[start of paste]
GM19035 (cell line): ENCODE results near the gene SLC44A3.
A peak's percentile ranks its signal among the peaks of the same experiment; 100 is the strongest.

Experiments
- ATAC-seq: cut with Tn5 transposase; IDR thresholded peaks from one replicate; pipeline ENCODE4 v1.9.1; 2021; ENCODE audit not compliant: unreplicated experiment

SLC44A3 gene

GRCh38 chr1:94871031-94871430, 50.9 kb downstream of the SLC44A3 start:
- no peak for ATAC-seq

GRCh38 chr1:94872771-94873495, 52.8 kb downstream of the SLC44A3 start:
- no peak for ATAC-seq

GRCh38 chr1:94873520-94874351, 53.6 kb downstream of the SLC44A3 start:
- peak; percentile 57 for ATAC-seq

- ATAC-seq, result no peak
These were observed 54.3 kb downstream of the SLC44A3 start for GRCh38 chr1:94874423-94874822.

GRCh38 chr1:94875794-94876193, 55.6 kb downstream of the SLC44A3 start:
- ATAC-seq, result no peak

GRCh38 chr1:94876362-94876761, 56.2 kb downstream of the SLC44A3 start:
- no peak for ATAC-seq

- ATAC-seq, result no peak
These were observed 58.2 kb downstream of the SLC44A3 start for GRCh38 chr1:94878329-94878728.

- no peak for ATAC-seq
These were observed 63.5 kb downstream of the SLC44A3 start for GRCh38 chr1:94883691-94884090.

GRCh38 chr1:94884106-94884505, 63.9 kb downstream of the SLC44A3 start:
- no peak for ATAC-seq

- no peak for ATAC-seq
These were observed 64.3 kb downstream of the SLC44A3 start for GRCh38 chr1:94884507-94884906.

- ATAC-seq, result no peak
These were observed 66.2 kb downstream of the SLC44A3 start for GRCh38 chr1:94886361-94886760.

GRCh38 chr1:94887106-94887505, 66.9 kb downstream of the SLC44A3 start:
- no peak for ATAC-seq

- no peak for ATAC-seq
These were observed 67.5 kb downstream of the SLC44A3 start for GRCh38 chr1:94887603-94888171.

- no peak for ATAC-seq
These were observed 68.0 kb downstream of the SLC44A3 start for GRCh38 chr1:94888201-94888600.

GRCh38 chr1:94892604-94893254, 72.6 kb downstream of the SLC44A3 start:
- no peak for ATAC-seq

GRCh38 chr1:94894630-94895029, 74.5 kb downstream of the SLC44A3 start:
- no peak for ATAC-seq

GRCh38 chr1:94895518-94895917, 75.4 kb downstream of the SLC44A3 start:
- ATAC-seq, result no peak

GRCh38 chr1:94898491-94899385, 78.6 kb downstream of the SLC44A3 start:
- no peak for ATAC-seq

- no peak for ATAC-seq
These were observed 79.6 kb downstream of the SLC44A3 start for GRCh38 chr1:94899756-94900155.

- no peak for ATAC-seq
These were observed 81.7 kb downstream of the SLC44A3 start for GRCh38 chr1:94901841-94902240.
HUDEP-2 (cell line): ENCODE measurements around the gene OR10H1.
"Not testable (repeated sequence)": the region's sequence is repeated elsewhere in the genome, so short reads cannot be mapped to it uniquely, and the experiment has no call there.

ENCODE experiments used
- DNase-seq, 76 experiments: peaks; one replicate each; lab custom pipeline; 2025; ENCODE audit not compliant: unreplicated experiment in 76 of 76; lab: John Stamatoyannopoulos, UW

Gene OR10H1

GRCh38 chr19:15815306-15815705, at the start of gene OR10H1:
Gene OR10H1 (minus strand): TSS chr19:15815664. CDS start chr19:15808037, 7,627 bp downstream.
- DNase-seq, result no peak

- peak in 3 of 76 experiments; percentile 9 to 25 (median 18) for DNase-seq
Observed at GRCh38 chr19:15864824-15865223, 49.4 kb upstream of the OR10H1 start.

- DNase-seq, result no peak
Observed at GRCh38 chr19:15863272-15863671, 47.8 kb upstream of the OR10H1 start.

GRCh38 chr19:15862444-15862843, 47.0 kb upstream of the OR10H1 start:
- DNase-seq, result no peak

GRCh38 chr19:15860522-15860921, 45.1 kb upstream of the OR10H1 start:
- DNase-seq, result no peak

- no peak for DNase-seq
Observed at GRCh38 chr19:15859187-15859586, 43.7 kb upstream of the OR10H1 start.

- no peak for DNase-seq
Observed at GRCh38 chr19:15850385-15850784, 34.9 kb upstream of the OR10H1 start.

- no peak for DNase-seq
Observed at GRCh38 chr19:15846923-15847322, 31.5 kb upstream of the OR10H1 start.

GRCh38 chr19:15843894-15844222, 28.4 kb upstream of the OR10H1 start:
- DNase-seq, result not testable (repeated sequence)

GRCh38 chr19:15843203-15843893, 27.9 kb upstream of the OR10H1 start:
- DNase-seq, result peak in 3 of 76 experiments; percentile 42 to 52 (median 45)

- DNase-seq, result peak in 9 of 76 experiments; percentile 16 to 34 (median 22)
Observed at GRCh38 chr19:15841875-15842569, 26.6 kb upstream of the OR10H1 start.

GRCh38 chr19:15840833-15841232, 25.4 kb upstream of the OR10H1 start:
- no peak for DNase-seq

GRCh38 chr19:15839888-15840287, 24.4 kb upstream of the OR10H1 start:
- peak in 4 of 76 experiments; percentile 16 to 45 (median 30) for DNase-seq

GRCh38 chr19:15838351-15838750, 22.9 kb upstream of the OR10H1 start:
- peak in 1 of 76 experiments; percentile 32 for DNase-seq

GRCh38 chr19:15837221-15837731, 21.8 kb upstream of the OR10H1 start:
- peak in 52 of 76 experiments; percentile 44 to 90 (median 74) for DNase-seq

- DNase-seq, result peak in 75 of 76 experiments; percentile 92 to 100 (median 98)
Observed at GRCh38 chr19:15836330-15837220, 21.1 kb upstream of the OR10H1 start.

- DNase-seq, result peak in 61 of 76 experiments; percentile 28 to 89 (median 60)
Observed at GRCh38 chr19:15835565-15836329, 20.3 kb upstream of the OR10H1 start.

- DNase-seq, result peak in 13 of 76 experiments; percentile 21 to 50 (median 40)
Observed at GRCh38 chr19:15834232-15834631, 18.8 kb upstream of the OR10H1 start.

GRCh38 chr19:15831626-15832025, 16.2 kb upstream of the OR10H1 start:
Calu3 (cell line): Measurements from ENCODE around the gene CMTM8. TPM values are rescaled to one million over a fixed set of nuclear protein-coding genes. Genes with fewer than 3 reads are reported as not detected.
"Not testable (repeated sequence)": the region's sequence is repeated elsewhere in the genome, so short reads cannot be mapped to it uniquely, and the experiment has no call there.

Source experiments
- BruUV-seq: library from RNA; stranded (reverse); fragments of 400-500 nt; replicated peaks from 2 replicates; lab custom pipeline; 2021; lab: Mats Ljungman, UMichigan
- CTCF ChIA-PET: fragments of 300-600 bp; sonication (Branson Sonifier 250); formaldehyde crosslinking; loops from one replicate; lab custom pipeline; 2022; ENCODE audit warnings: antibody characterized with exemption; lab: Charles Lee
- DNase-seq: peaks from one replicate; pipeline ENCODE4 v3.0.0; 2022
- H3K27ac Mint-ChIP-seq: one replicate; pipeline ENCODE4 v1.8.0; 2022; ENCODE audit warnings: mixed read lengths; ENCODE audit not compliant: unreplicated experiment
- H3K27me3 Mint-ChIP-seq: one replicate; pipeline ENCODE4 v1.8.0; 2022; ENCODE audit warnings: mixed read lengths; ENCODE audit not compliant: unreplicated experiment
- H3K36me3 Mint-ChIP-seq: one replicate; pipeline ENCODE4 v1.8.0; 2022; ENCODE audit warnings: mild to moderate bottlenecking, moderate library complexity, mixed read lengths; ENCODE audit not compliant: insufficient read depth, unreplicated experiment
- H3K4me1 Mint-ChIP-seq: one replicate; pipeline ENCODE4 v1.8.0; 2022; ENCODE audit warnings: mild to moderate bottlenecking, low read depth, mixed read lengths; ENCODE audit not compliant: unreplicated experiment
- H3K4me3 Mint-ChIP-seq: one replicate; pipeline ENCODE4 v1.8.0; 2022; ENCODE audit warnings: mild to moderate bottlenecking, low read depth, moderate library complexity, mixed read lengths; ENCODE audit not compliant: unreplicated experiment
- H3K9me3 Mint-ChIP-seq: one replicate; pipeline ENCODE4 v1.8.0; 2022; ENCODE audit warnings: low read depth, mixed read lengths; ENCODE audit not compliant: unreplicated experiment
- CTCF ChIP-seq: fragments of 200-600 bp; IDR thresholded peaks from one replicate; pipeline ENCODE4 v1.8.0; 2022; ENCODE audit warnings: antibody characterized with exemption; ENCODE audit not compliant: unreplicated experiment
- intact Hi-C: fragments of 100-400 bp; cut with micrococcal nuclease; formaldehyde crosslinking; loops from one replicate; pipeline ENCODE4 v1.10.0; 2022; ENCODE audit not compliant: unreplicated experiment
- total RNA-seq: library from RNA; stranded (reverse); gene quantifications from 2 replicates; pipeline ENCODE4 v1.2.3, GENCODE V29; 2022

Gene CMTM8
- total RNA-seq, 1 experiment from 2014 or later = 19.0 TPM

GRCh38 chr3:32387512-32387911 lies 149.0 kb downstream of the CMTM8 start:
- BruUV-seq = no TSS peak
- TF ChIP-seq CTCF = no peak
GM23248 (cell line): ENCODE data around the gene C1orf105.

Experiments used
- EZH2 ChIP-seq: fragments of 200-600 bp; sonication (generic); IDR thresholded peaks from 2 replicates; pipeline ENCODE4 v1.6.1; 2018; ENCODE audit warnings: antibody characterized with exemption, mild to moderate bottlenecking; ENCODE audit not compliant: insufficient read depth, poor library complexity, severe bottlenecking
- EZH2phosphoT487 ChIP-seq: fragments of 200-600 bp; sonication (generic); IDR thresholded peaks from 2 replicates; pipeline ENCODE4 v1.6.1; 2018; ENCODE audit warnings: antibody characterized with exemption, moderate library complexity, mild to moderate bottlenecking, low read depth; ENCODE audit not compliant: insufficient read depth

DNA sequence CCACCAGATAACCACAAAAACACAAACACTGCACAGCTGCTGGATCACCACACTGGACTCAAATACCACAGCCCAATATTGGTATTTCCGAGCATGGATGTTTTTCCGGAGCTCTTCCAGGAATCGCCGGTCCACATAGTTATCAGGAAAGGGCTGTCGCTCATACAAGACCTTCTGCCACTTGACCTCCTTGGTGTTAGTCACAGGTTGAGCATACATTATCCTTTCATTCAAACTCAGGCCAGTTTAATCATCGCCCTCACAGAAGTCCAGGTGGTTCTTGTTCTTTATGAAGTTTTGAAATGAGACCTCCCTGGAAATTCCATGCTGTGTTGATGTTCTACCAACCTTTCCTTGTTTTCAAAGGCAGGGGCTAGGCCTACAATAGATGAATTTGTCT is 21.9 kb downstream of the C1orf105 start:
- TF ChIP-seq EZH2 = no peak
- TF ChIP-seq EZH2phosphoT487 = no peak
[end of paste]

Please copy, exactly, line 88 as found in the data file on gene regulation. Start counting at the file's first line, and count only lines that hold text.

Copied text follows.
GRCh38 chr19:15831626-15832025, 16.2 kb upstream of the OR10H1 start: